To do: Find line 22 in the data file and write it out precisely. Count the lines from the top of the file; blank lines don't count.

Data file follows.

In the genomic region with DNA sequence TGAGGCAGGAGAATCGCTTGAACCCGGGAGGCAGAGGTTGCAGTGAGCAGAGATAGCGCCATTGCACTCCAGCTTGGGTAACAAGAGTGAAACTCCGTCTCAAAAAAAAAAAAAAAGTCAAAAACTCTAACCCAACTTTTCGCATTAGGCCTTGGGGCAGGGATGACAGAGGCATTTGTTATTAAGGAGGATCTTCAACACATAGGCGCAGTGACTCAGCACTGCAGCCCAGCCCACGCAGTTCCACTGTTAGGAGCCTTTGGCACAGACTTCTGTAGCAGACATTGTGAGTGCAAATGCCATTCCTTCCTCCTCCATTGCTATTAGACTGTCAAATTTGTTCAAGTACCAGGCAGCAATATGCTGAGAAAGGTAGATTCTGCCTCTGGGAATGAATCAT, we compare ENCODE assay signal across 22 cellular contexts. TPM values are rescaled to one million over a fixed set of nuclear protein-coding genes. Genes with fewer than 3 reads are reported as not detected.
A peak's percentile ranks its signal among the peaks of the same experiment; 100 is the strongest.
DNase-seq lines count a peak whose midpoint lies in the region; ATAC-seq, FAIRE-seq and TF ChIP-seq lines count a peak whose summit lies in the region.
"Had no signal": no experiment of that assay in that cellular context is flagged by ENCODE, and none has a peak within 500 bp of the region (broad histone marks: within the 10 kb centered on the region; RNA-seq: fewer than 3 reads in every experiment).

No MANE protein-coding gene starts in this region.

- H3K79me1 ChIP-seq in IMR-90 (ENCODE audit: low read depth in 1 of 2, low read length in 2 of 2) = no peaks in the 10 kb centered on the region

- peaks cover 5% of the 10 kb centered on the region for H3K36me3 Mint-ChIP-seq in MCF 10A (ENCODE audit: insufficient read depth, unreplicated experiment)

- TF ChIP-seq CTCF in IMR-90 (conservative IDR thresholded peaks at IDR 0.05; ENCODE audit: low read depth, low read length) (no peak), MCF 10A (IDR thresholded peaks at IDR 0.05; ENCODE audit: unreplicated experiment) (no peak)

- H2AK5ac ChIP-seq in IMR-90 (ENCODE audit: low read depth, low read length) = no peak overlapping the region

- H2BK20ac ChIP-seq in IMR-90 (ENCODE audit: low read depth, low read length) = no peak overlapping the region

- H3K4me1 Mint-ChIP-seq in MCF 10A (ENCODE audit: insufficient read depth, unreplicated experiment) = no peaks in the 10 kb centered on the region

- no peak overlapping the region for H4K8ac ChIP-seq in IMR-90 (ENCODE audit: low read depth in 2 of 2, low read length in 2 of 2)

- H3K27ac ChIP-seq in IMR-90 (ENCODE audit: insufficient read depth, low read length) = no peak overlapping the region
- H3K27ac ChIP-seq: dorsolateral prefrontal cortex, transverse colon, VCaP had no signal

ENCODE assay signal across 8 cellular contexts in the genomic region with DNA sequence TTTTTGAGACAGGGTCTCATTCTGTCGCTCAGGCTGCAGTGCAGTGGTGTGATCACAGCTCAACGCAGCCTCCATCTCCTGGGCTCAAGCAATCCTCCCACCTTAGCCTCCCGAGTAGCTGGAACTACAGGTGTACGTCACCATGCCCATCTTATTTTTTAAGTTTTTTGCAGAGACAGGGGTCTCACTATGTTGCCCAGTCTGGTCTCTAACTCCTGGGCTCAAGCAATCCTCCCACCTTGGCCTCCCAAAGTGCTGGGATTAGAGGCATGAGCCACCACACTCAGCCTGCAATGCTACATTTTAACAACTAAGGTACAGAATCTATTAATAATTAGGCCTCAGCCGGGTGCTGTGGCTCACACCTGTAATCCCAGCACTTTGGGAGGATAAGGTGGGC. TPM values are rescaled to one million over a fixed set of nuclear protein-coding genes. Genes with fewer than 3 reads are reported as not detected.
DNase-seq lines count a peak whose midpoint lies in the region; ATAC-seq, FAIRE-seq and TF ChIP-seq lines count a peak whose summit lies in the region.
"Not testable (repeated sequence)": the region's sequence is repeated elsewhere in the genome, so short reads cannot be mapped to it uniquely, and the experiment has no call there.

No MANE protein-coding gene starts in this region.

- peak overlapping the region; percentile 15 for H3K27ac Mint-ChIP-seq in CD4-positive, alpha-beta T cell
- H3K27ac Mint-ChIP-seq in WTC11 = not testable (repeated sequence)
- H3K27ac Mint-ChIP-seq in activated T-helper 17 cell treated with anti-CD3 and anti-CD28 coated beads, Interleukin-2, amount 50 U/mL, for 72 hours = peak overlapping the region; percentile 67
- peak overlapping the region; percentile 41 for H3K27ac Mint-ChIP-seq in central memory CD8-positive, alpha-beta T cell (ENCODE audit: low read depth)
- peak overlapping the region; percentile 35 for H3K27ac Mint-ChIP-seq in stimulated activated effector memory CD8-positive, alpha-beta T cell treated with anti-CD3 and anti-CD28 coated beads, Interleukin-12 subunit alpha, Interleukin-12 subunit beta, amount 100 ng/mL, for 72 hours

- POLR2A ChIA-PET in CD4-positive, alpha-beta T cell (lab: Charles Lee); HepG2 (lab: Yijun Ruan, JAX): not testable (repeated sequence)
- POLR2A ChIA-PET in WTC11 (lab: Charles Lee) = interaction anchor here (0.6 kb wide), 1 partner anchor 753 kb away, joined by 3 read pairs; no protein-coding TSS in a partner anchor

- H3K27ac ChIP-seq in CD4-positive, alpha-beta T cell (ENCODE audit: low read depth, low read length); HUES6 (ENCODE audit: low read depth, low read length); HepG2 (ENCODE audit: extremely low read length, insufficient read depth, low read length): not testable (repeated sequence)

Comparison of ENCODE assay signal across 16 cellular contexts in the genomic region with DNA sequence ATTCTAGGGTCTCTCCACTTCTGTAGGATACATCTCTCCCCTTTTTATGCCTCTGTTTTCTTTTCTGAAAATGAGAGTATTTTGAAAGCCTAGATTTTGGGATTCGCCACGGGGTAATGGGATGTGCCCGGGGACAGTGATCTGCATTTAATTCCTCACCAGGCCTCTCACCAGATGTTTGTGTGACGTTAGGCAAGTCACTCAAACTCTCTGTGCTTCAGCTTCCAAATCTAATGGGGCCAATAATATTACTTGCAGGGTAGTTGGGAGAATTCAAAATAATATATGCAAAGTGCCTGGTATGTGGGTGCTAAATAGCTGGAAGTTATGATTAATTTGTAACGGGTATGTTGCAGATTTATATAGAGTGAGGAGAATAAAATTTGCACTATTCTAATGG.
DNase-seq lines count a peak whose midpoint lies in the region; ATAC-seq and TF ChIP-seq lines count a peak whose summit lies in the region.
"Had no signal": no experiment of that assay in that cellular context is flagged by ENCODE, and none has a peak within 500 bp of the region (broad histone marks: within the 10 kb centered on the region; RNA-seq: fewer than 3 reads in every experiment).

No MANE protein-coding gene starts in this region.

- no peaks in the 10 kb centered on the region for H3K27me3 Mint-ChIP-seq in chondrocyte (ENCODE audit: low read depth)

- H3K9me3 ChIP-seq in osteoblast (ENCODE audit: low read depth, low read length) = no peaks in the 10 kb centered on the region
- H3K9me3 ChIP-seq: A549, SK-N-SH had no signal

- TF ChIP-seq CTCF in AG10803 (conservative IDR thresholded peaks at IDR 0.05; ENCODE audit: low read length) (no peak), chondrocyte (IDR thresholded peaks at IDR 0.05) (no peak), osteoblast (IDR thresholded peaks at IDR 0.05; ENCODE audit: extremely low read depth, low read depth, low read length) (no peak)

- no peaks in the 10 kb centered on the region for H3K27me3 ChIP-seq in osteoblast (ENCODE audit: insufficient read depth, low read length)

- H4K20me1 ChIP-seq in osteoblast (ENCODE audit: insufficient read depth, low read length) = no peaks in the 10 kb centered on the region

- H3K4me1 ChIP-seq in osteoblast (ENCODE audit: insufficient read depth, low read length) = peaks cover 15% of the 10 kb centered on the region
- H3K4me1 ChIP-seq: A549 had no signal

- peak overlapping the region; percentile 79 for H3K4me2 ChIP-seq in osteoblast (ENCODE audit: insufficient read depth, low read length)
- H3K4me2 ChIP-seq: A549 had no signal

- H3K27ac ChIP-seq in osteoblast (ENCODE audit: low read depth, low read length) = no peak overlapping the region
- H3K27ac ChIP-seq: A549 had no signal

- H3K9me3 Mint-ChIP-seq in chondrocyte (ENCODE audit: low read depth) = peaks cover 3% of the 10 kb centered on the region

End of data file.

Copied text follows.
- peak overlapping the region; percentile 41 for H3K27ac Mint-ChIP-seq in central memory CD8-positive, alpha-beta T cell (ENCODE audit: low read depth)